2 - CIAM vs. Enterprise IAM
“Consumer use cases are different from employee use cases.
CIAM implementations require specialized functions to support the consumer user
experience and to leverage standard IAM capabilities in different ways.”2
Enterprises shouldn’t be fooled into believing an IAM solution that’s purpose-built for employees is a good fit for their customer interactions. Why? Because customer needs are very different than those of employees.
Your employees are expected—if not explicitly required—to comply with and conform to your systems and technologies. There isn’t a great need to fine-tune digital experiences in the workplace, unless they begin to detract from employee efficiency.
Customers, on the other hand, have a choice. They either choose you or they choose your competitor. Their decision is based on a number of factors, ranging from experience to security. From both your company’s and your customers’ perspectives, there are several key differences that set CIAM apart from employee IAM.
The unique requirements of customer identity—scale, performance, privacy, usability and multi-channel support—have made CIAM its own market segment with competitive offerings. These requirements are widely agreed to be distinct from traditional employee IAM solutions. As a whole, the industry recognizes that treating customer identities as an extension of existing enterprise IAM solutions isn’t the right approach.
Given the growing number of CIAM solutions available, choosing wisely is important. Done poorly, CIAM can be a burden and significantly detract from the customer experience and business agility. And if it’s not secure enough, you run the risk of being the next brand making headlines for a major breach. Striking the right balance between experience and security is key.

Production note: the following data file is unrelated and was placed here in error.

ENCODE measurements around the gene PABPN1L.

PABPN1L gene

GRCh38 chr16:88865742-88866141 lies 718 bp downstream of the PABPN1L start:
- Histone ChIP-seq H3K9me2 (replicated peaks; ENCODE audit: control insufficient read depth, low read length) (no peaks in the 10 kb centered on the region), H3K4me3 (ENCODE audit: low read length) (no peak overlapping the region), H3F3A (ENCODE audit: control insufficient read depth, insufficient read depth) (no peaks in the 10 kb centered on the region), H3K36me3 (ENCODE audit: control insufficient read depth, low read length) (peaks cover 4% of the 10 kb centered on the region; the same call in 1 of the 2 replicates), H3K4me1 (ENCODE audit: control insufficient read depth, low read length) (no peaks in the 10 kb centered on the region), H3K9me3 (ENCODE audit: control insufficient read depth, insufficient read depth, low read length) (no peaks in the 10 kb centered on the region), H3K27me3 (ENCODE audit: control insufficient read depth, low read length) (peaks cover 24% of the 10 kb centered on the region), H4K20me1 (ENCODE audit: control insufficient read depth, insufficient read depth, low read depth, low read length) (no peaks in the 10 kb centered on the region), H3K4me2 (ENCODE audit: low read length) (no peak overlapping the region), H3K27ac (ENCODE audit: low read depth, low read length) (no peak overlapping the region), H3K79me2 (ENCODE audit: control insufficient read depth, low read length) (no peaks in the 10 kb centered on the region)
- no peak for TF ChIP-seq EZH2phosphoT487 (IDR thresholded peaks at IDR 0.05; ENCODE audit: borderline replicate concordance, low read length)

At the most basic level, a CIAM solution needs to solve for the complete spectrum of activities related to delivering a secure, seamless customer experience:
Convenient self-service registration, account management and account recovery features
Single Sign-on (SSO)
Customer authentication to internal and partner applications, using a common set of credentials or social login
Multi-factor Authentication (MFA)
Secure, fully customizable MFA that balances security and convenience for customers
Unified Profile Across Channels
Creating a unified view of the customer from disparate identity repositories that is accessible to all applications
Scale and Performance
Low-latency, high-performance access to identity and profile data from many millions of customers
Enforcing customer consent and governing access to identity data on an attribute-by-attribute level to ensure privacy regulatory compliance
Securing customer identity and profile data from authentication to the data layer
You may have noticed there there is some overlap between employee and customer IAM. For example, SSO, profile unification and security are requirements when managing both employee and customer identities. However, customer IAM requires different capabilities and poses unique risks. We detail specific CIAM solution requirements later in Chapter 7.
(2) Mary Ruddy and Lori Robinson, Consumer Identity and Access Management is a Digital Identity Imperative, Gartner, Dec 30, 2015.
Analyst Report: KuppingerCole Leadership Compass, CIAM Platforms
White Paper: Getting Customer IAM Right
White Paper: Multi-factor Authentication for Customers